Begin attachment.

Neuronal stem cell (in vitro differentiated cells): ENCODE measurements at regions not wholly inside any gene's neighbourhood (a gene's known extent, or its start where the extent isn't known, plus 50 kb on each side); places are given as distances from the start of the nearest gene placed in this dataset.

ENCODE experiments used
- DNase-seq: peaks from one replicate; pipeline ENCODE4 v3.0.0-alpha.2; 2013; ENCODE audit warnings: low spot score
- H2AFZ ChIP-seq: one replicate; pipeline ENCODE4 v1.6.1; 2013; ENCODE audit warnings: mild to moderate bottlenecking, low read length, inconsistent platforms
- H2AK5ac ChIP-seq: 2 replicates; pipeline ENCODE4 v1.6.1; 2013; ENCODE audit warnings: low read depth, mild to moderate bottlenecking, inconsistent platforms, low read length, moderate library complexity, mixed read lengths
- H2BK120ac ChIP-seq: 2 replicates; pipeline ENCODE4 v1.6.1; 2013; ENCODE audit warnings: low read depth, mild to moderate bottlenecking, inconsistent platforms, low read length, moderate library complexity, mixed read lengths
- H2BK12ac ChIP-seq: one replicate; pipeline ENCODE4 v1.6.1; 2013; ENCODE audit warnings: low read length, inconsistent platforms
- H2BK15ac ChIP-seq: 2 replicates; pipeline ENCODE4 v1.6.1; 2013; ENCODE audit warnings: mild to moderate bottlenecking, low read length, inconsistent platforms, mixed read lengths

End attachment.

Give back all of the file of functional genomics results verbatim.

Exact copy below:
Neuronal stem cell (in vitro differentiated cells): ENCODE measurements at regions not wholly inside any gene's neighbourhood (a gene's known extent, or its start where the extent isn't known, plus 50 kb on each side); places are given as distances from the start of the nearest gene placed in this dataset.

ENCODE experiments used
- DNase-seq: peaks from one replicate; pipeline ENCODE4 v3.0.0-alpha.2; 2013; ENCODE audit warnings: low spot score
- H2AFZ ChIP-seq: one replicate; pipeline ENCODE4 v1.6.1; 2013; ENCODE audit warnings: mild to moderate bottlenecking, low read length, inconsistent platforms
- H2AK5ac ChIP-seq: 2 replicates; pipeline ENCODE4 v1.6.1; 2013; ENCODE audit warnings: low read depth, mild to moderate bottlenecking, inconsistent platforms, low read length, moderate library complexity, mixed read lengths
- H2BK120ac ChIP-seq: 2 replicates; pipeline ENCODE4 v1.6.1; 2013; ENCODE audit warnings: low read depth, mild to moderate bottlenecking, inconsistent platforms, low read length, moderate library complexity, mixed read lengths
- H2BK12ac ChIP-seq: one replicate; pipeline ENCODE4 v1.6.1; 2013; ENCODE audit warnings: low read length, inconsistent platforms
- H2BK15ac ChIP-seq: 2 replicates; pipeline ENCODE4 v1.6.1; 2013; ENCODE audit warnings: mild to moderate bottlenecking, low read length, inconsistent platforms, mixed read lengths